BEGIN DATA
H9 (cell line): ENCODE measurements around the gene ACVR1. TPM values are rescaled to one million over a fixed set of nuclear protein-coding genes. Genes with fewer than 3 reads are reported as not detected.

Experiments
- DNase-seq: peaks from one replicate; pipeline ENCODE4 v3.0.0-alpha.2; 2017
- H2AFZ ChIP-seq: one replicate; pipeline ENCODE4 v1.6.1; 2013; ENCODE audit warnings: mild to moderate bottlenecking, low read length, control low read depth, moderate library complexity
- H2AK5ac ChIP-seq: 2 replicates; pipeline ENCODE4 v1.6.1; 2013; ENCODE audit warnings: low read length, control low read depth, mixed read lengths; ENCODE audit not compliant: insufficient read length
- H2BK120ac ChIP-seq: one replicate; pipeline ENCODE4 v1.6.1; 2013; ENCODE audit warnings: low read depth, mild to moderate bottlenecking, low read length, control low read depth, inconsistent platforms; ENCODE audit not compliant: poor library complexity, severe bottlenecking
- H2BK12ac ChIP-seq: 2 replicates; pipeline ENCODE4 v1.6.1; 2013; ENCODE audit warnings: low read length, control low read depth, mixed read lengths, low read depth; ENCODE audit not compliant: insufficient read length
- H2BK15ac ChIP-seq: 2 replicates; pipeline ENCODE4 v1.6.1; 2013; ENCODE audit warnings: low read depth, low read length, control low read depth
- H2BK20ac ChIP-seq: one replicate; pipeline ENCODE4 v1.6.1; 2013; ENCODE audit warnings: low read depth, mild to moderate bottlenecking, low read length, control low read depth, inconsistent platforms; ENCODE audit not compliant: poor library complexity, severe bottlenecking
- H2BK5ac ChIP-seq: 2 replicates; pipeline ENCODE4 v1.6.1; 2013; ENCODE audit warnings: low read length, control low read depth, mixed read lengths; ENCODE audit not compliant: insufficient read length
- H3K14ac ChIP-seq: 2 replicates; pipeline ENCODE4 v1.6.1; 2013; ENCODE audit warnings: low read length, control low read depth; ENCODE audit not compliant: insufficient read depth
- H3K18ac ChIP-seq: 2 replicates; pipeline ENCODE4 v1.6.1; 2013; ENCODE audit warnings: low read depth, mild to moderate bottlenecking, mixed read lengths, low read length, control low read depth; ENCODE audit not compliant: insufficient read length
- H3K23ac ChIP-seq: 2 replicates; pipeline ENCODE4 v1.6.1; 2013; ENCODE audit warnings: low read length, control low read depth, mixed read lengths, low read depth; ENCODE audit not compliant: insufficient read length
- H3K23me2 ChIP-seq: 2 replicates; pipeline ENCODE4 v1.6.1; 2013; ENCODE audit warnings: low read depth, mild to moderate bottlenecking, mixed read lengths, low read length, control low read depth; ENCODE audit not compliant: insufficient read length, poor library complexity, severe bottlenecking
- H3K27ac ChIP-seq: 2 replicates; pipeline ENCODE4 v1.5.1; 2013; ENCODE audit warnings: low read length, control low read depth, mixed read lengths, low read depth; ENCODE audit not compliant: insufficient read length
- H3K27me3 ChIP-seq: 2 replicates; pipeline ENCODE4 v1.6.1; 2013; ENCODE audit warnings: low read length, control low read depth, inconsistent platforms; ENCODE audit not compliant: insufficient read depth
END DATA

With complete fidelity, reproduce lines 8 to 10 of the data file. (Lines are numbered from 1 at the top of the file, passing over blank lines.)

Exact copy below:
- H2BK15ac ChIP-seq: 2 replicates; pipeline ENCODE4 v1.6.1; 2013; ENCODE audit warnings: low read depth, low read length, control low read depth
- H2BK20ac ChIP-seq: one replicate; pipeline ENCODE4 v1.6.1; 2013; ENCODE audit warnings: low read depth, mild to moderate bottlenecking, low read length, control low read depth, inconsistent platforms; ENCODE audit not compliant: poor library complexity, severe bottlenecking
- H2BK5ac ChIP-seq: 2 replicates; pipeline ENCODE4 v1.6.1; 2013; ENCODE audit warnings: low read length, control low read depth, mixed read lengths; ENCODE audit not compliant: insufficient read length